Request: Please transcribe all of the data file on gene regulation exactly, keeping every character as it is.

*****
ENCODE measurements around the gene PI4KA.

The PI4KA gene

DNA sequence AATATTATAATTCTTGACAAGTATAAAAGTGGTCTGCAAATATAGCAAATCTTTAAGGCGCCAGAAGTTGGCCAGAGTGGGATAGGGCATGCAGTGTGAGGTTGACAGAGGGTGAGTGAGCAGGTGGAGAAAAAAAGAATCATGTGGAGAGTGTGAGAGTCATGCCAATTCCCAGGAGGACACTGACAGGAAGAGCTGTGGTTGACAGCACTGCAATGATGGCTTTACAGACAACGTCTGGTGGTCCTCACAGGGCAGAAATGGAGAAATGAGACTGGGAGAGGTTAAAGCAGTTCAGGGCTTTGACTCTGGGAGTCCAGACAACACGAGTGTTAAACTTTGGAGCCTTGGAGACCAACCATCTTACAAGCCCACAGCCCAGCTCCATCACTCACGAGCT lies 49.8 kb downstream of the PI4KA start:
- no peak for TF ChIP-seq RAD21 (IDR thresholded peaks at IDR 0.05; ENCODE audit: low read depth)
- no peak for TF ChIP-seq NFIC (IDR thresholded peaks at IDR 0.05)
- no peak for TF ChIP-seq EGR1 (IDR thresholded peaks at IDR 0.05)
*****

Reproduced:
ENCODE measurements around the gene PI4KA.

The PI4KA gene

DNA sequence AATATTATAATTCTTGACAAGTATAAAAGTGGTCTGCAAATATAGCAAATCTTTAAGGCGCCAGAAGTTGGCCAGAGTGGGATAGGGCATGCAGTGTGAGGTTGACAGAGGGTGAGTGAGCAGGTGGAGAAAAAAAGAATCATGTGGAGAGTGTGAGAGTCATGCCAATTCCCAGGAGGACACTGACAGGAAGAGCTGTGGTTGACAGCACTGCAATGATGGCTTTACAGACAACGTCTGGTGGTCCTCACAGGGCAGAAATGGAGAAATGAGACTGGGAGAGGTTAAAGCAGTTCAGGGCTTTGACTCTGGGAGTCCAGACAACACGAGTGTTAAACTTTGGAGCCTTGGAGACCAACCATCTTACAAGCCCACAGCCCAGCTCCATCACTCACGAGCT lies 49.8 kb downstream of the PI4KA start:
- no peak for TF ChIP-seq RAD21 (IDR thresholded peaks at IDR 0.05; ENCODE audit: low read depth)
- no peak for TF ChIP-seq NFIC (IDR thresholded peaks at IDR 0.05)
- no peak for TF ChIP-seq EGR1 (IDR thresholded peaks at IDR 0.05)